Harvey Milk, 25 years later

Harvey Milk, 25 years later


From:Rick Rosendall
To:Gay and Lesbian Chorus List
Sent:Thursday, November 27, 2003 1:06 AM
Subject:Harvey Milk, 25 years later


Comrades,

Thanksgiving this year falls on the 25th anniversary of the death of Harvey Milk.

Many of you are too young to remember that awful day 25 years ago, but you have a connection to it. The first public performance of the San Francisco Gay Men's Chorus was on the steps of their City Hall the night after Mayor George Moscone and Supervisor Harvey Milk were assassinated. Milk had only been elected a year before.

Some people claim that Harvey Milk was the first openly gay person elected to public office, but that is not true. That was Elaine Noble, elected to the Massachusetts House of Representatives in 1974. Also in 1974, Kathy Kozachenko was elected to the Ann Arbor City Council. But Ann Arbor was not San Francisco. SF had iconic power. Harvey was only a Supervisor, but he was Mayor of Castro Street. He had just had a major victory — and the notorious Anita Bryant a setback — when California's anti-gay Briggs Initiative was defeated (a victory for gays that was clinched, strange as it may seem, when former governor Ronald Reagan spoke out against the initiative).

Ten days before the assassinations, a cult figure named Jim Jones had committed suicide in Guyana along with hundreds of his followers. Many of the victims were San Franciscans, and the city was reeling from that when the assassinations occurred.

That day, November 27, was the day Dianne Feinstein became mayor. She was chair of the Board of Supervisors. She ran out into the hall when she heard gunshots. She saw the murderer run out of Harvey Milk's office, and she found Milk inside on the floor. She reached to feel for a pulse, and her finger went into a bullet hole. A short time later, Milk's feet stuck out from under the sheet that he was covered with, because he had been so tall. That night, thousands of people marched up Market Street holding candles in an awesome expression of collective grief. Several months later, that image was replaced by one of burning police cars as gays rioted when the assassin, Dan White, was convicted only of manslaughter instead of murder. If you are young, you may never have heard of the Twinkie Defense. White claimed to have been made crazy by eating Twinkies.

Can it really be 25 years? That is the entire span of my adult life. 1978 was the year I graduated from college. That was the year I started coming out. It was the year I first picked up another man, in an adult bookstore on 14th Street in DC during a snowstorm. Bars and bookstores — that's pretty much all we had back then, along with The Block at Dunbarton and O Streets in Georgetown (which was our prime cruising spot), and the dances that were held in the Marvin Center at George Washington University. That was a year before the first gay march on Washington, three years before my own chorus was born in DC thanks to SFGMC's national tour, and three years before we were hit by a strange, deadly disease that was initially called Gay-Related Immune Deficiency (or GRID), whose devastation forced our community to grow up. But in 1978, all of that lay in the future.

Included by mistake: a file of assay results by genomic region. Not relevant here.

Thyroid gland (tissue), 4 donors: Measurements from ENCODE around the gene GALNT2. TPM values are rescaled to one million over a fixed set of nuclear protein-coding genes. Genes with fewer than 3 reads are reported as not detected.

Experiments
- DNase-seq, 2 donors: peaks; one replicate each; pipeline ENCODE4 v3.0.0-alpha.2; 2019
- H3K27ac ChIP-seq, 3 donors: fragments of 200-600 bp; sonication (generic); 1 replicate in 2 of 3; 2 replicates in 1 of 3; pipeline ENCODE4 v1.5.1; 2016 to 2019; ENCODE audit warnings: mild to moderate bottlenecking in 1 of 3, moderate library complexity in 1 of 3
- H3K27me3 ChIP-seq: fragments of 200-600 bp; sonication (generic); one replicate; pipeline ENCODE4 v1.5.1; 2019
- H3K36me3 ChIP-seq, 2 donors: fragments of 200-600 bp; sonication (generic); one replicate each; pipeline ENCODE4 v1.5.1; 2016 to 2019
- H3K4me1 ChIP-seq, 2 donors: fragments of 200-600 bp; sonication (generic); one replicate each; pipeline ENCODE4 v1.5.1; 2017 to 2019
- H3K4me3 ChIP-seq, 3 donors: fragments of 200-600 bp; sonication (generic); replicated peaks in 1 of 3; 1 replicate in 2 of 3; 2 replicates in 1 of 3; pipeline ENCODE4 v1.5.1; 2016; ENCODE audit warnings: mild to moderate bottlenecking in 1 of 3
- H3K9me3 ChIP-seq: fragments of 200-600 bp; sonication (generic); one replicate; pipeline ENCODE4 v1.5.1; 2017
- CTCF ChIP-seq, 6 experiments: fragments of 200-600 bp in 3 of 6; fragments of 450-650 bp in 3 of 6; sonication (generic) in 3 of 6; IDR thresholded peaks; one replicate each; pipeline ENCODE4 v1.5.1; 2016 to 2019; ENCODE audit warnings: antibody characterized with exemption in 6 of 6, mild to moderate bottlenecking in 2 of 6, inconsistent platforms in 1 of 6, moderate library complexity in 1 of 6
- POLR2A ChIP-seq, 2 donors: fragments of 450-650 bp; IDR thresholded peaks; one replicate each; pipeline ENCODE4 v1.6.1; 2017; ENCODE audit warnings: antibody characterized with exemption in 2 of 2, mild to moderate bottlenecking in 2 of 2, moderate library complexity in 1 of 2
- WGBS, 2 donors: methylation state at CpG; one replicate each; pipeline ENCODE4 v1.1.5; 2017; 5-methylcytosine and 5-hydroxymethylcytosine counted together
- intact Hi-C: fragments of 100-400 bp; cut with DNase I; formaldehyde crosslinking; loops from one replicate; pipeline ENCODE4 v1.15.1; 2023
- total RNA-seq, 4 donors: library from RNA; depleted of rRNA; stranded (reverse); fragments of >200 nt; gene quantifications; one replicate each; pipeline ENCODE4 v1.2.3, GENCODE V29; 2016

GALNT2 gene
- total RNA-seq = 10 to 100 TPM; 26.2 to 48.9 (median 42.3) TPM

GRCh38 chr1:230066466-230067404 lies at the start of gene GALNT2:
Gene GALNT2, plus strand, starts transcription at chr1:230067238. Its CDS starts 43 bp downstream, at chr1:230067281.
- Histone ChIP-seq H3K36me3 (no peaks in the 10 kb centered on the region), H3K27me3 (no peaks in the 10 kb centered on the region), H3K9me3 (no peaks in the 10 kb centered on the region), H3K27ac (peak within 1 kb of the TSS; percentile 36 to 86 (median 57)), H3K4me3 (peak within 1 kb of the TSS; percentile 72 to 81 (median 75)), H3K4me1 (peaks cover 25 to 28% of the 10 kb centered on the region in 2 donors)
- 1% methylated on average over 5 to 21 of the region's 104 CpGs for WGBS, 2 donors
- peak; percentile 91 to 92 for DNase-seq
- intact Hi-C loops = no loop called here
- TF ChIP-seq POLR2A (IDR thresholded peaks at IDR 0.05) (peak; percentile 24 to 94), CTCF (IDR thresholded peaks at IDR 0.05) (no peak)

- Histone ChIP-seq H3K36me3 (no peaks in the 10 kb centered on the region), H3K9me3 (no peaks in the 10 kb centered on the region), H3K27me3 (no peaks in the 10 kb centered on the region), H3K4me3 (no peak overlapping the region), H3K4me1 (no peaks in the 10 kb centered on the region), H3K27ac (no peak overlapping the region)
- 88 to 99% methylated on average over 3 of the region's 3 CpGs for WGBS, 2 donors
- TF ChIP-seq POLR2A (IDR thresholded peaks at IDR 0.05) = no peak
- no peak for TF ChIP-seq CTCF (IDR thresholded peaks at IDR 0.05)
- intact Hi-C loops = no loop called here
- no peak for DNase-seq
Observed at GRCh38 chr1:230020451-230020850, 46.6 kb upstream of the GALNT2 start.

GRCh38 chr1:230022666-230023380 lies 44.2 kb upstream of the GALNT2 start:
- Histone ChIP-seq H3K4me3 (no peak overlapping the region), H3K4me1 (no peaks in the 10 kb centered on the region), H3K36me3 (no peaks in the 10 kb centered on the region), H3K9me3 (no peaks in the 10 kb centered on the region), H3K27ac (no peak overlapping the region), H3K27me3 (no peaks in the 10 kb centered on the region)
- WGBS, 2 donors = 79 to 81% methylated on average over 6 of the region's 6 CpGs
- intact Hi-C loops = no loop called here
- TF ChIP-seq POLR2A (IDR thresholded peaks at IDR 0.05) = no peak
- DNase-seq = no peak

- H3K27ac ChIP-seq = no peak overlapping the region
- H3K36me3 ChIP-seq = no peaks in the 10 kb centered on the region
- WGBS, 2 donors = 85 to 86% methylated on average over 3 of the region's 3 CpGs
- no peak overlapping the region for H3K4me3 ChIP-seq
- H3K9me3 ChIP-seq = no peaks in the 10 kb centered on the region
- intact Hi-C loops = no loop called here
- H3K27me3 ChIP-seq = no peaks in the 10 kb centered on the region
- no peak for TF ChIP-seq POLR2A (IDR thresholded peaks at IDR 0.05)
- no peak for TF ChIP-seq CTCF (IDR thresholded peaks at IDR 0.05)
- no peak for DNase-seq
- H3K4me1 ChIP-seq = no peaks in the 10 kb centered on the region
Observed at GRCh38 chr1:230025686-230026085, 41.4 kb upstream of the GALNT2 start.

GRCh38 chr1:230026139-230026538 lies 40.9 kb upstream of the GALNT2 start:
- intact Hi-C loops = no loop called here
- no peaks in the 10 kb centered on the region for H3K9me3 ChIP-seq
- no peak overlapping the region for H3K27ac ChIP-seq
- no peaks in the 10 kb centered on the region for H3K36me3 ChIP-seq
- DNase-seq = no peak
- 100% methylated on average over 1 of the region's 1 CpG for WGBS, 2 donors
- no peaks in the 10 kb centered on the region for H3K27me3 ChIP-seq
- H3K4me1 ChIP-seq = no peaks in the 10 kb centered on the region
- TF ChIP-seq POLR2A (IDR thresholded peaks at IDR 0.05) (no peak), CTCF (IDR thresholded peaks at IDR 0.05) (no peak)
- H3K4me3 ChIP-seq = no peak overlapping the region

In the 70s, you could occasionally catch gay guests on the David Susskind Show, and it was as if he were interviewing Martians. I remember an episode of a PBS show called The Advocates in which Frank Kameny, founder of the gay rights movement in DC, argued for gay marriage in a moot court. It sounded like the most outrageous suggestion in the world, but he was logical and articulate and aggressive and confident and openly scornful of his opponent. He was like Clarence Darrow making a fool of William Jennings Bryan in a gay version of the Scopes Trial. But I had to watch such things surreptitiously, on the TV in the basement late at night with the sound turned down low, sitting right in front of the set. Now our issues are in prime time, at the center of the national debate.

Frank Kameny is still kicking at 78. He was born only 5 years before Harvey Milk. It is strange to think that next year, I will be the age Milk was when he died. The intervening deaths read like a list of war casualties — but mostly, thanks to pharmaceuticals, like casualties from a war receding into the past. With any luck, I'll grow old like Frank Kameny, with my mind still sharp.

If you are in your twenties, such backward glances are way off in your future. When you are approaching 50, I'll be nearing Frank's age. The cycle of life goes on, and we build on foundations laid by those who came before. Death and birth go hand in hand, as illustrated by the young men who climbed up the stairs of San Francisco's City Hall 25 years ago and started to sing. That is something to give thanks for. (For one thing, gay and lesbian choruses now have a lot more music to choose from, and people to consult.)

But it's especially appropriate on this anniversary to give thanks for our gay pioneers, not too far in the past, who had to build everything from scratch because until they came along the idea of public, open gay life was unthinkable. They broke through the barrier, and no bullets or constitutional amendments will ever be able to take that idea and unthink it.

Happy Thanksgiving to all.

Rick Rosendall
co-founder, Gay Men's Chorus of Washington, DC


Copyright 2003 by Richard J. Rosendall. All rights reserved.